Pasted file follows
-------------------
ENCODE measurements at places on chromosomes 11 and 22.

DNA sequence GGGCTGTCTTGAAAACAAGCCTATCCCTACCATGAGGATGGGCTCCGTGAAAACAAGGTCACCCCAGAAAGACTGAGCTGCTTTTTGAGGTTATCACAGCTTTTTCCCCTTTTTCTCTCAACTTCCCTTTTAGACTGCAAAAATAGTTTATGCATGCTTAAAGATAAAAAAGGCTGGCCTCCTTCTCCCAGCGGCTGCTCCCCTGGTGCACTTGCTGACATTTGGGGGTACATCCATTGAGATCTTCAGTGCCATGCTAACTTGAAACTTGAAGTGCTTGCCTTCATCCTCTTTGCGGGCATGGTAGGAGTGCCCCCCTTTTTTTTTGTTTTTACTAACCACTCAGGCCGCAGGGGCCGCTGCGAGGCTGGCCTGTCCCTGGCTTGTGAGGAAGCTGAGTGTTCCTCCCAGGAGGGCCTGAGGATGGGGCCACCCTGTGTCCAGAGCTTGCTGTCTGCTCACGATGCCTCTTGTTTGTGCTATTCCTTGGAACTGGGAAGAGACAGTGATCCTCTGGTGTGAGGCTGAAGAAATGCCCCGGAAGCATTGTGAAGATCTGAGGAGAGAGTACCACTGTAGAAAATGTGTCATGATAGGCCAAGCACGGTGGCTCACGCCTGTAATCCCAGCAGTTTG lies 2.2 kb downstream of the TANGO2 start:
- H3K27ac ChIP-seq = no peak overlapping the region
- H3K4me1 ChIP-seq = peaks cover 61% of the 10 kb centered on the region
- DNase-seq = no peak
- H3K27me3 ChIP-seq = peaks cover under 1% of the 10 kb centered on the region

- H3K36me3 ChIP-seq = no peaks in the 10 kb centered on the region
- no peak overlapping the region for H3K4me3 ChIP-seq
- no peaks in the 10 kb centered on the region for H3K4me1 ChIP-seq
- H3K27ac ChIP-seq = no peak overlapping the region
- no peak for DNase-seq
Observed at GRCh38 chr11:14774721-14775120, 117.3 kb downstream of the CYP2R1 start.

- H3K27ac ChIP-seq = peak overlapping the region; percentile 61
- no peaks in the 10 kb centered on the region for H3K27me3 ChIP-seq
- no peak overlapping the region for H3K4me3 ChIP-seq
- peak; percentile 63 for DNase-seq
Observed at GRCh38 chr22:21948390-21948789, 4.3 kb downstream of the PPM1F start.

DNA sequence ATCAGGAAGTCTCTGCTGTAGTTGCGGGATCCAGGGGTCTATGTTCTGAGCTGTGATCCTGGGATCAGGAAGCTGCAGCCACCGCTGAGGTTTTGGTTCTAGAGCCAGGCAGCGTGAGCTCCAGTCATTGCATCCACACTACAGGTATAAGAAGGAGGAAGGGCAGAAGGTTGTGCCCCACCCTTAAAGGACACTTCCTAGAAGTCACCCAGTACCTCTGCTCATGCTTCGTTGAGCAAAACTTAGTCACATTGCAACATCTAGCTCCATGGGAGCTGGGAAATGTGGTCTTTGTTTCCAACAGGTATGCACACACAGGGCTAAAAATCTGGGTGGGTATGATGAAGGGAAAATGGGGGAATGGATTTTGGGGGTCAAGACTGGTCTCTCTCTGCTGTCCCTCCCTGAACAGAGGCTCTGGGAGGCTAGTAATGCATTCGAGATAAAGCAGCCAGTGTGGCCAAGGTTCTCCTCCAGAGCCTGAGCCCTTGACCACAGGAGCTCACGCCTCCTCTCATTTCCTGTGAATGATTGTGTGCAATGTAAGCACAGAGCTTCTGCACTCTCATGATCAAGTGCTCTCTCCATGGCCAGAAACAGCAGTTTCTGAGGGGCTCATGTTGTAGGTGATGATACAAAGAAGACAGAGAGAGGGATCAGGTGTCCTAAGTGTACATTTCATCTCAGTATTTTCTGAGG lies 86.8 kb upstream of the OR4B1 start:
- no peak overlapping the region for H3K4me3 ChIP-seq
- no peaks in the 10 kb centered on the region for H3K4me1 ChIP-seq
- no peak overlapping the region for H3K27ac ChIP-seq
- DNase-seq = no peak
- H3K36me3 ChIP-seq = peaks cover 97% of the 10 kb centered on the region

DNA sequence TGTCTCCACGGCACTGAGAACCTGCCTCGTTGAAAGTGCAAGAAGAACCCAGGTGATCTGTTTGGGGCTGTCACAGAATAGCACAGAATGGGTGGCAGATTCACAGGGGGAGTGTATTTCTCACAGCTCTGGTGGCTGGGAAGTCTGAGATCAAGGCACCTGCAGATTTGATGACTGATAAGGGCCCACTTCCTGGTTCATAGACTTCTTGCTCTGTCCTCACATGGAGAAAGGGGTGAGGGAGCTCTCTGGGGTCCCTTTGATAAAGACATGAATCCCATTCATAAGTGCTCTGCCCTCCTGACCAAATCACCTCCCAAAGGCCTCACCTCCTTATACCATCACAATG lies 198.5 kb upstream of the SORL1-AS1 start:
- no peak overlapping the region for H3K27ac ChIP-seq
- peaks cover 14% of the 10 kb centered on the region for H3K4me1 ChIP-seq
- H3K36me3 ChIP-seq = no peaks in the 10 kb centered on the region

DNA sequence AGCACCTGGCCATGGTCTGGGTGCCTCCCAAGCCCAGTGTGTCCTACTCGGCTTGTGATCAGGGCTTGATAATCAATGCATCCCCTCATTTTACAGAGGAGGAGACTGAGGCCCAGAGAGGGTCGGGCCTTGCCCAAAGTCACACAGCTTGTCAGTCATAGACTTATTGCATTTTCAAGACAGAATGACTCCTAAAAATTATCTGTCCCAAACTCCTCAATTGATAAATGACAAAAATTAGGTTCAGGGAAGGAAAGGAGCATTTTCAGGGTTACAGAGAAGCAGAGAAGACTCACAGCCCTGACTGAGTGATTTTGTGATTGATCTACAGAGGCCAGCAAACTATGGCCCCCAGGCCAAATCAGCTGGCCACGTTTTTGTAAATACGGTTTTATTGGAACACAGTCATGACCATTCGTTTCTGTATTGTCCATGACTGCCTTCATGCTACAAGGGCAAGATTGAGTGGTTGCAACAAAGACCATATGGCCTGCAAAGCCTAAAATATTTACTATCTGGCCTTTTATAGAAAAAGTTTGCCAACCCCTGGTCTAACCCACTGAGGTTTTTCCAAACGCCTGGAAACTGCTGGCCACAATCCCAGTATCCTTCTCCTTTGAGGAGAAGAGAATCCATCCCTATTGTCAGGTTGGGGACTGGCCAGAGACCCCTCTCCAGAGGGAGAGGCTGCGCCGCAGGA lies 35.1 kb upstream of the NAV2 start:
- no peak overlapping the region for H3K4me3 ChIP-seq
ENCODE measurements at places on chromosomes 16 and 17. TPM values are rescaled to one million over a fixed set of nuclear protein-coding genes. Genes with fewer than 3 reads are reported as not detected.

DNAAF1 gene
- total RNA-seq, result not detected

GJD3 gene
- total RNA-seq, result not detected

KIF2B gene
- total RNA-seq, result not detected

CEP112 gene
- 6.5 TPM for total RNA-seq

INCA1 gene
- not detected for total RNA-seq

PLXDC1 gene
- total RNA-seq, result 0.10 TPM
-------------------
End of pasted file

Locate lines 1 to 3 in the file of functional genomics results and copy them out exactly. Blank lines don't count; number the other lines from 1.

ENCODE measurements at places on chromosomes 11 and 22.

DNA sequence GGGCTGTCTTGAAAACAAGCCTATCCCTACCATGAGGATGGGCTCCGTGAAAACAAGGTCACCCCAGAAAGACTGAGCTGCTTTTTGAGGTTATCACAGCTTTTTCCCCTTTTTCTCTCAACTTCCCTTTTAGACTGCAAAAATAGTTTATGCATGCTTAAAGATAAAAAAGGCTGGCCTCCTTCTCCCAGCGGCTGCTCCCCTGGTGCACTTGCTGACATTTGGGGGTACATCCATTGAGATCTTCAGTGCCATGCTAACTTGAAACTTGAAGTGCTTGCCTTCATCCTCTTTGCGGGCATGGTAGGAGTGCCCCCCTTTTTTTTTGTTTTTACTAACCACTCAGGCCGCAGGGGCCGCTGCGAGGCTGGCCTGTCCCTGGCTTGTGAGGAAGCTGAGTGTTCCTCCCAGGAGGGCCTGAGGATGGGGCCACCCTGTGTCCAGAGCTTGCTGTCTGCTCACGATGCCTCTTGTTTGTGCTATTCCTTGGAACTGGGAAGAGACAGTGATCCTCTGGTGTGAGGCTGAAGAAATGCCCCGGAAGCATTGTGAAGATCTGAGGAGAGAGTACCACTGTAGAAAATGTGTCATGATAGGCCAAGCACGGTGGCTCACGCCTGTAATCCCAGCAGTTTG lies 2.2 kb downstream of the TANGO2 start:
- H3K27ac ChIP-seq = no peak overlapping the region